As a final bonus (in case the above wasn’t enough), there are also more than thirty Madman “pin-up” drawings to flip through and enjoy by a virtual Who’s-Who of comic illustrators: Frank Frazetta, Jack Kirby, Alex Toth, Barry Windsor-Smith, the Hernandez Brothers (all three!), Dan Brereton, Bill Sienkiewicz, Paul Chadwick, Sergio Aragones, Todd McFarlane, Charles Vess, P. Craig Russell, Jim Lee, Erik Larson, John Byrne…. I could go on, but my fingers are getting tired!

Final words: Is it worth the cover price? Absolutely. It’s a nice THICK collection (over 200 pages long), and NORMAL folks who might be turned off by the creepy/icky elements of the first half of the book (you know who you are), will probably enjoy the lighter second half, and us sickos can relish the darkness of Madman’s early days! (Now if I could just find a collection of Allred’s Graphic Musique / Grafik Muzik books, that would make my day complete!!!)

---Richard F. Yates

Saturday, April 1, 2017

“Read a Damn Book – 019: Fantastic Beasts & Where to Find Them”

My wife, my older daughter, and I are all fans of the Harry Potter books and movies, and in a very real sense, our family has grown up with Hogwarts and its influence, but for whatever reason or oversight, I’d never read THIS book. Since the film has just come out for home purchase, I thought, “What the heck!” And then I borrowed the copy that my Grandma Lucy just bought! (Thanks Granny!)



J.K. Rowling – Fantastic Beasts & Where to Find Them (2001/2017)

This book was written by J.K. Rowling, but attributed to the fictional character, Newton “Newt” Artemis Fido Scamander, whose adventures in 1920s New York have just been explored in the film, Fantastic Beasts & Where to Find Them. Unlike the movie, this book is NOT an adventure story, but a BESTIARY: an alphabetical catalogue of various creatures from Rowling’s magical universe (which is built around both classical mythology and regional folklore, though the monsters are sometimes tweaked and twisted to better fit Rowling’s vision---and I’m okay with that.) Bestiaries are fun, in my opinion, and I’ve read several: collections of mythological creatures from different parts of the world, books about science fiction creatures from various films and novels, Japanese yokai catalogues, monster manuals for role playing games, etc. I’m a sucker for monsters, so a book full of them is usually an easy purchase.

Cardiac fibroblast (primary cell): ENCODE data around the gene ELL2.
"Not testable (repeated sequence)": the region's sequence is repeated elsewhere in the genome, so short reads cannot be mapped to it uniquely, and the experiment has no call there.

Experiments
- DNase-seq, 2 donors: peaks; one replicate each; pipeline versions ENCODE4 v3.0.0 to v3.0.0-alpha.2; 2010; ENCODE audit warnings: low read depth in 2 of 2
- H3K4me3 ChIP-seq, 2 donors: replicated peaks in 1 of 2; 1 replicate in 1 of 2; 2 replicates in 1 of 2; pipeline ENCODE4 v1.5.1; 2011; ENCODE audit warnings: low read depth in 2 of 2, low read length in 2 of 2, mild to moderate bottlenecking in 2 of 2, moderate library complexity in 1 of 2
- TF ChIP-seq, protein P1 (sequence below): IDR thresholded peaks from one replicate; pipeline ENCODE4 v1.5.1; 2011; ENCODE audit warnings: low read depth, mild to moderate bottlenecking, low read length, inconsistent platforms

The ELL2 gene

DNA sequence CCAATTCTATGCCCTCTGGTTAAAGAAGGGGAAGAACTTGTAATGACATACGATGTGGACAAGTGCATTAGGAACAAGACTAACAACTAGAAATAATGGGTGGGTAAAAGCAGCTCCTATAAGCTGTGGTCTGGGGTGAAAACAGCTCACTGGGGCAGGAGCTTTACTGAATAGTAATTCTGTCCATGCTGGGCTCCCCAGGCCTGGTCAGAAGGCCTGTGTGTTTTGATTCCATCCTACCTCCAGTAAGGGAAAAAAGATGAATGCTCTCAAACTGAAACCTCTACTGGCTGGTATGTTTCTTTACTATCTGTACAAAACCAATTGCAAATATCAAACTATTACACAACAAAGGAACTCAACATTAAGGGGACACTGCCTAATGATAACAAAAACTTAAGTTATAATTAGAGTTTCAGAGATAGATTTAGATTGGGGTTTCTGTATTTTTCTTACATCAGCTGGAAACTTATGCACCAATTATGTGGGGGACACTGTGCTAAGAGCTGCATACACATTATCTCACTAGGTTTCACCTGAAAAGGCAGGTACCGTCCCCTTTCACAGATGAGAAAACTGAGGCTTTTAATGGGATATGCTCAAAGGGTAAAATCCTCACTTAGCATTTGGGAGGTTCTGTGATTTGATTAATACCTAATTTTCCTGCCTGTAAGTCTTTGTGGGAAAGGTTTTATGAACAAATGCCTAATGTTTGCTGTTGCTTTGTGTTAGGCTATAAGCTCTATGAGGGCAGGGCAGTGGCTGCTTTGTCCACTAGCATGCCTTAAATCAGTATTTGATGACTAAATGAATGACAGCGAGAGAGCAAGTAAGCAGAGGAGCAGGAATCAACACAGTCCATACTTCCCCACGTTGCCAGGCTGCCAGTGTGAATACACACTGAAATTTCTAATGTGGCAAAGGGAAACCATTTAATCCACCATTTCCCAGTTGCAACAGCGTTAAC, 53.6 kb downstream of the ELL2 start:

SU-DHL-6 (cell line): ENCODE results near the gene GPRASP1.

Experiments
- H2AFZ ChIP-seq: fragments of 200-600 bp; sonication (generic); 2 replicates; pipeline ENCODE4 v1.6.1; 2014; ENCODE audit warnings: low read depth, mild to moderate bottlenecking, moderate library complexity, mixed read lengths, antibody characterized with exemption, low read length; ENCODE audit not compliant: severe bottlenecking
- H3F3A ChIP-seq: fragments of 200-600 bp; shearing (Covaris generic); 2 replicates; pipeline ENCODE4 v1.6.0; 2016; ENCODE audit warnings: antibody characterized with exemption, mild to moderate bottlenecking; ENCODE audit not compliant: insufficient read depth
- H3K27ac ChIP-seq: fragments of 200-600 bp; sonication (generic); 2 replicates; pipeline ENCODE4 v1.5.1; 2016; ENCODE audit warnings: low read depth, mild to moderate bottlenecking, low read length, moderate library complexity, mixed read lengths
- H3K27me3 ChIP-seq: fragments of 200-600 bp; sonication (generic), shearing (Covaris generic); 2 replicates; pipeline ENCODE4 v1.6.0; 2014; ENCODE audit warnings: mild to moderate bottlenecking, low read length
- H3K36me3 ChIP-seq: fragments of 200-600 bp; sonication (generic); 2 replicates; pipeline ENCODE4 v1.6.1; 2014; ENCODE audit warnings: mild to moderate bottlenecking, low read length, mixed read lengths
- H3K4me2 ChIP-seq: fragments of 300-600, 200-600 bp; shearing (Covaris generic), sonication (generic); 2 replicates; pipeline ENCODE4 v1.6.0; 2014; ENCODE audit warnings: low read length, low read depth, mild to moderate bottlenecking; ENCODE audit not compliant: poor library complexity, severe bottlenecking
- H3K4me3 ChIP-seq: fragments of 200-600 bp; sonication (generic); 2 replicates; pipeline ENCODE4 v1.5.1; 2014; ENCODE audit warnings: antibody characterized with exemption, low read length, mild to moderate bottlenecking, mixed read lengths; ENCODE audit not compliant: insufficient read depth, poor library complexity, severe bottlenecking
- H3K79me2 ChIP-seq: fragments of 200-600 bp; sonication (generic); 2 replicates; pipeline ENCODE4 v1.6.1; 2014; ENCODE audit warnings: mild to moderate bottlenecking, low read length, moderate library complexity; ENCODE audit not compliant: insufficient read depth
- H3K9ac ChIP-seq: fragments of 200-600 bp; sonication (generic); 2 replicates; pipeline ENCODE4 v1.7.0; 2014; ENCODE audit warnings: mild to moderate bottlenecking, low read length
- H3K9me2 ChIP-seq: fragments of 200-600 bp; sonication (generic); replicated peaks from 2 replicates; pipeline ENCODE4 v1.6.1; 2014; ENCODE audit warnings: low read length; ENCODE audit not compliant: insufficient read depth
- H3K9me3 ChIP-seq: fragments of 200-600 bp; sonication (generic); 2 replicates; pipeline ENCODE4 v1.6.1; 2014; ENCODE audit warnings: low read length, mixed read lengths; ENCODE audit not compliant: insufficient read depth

What makes THIS collection fun and worth reading are two main elements: 1. Rowling is very clever, and she fills the book not just with information about her creatures, but also with interesting footnotes and asides, many of them very funny, about the adventures and misadventures of various wizards and witches as they encountered these strange, magical beasts. I quickly started to look forward to these asides as much as the individual creature entries, because the footnotes were almost always good for a chuckle, if not a full-fledged belly laugh. 2. For fans of the Harry Potter universe or of the new film, there are a number of creatures in this book that are heavily featured in those stories. The recognition factor can be very entertaining. “Oh yeah, I remember the acromantula! It was in the Chamber of Secrets, and its death was a major plot point in Half-Blood Prince!” How many of these critters do you remember from the stories or did you spot in the movies? (Alright, alright---don’t talk all at once…)

So that’s the gist---if you like catalogs of various monsters, many from mythology and folklore, you might find this book fun (though it’s certainly not a scholarly source and isn’t meant to be.) If you are a fan of the original Harry Potter stories or of the new movie, you might like some of the additional back story that you get here (primarily in the Introduction), or if you are a fan of clever, humorous writing you will find a lot to enjoy. However, anyone looking for a novel length adventure story will probably need to look somewhere else for their fix… (Send me a note if that’s the case, and I can give you some suggestions.)

---Richard F. Yates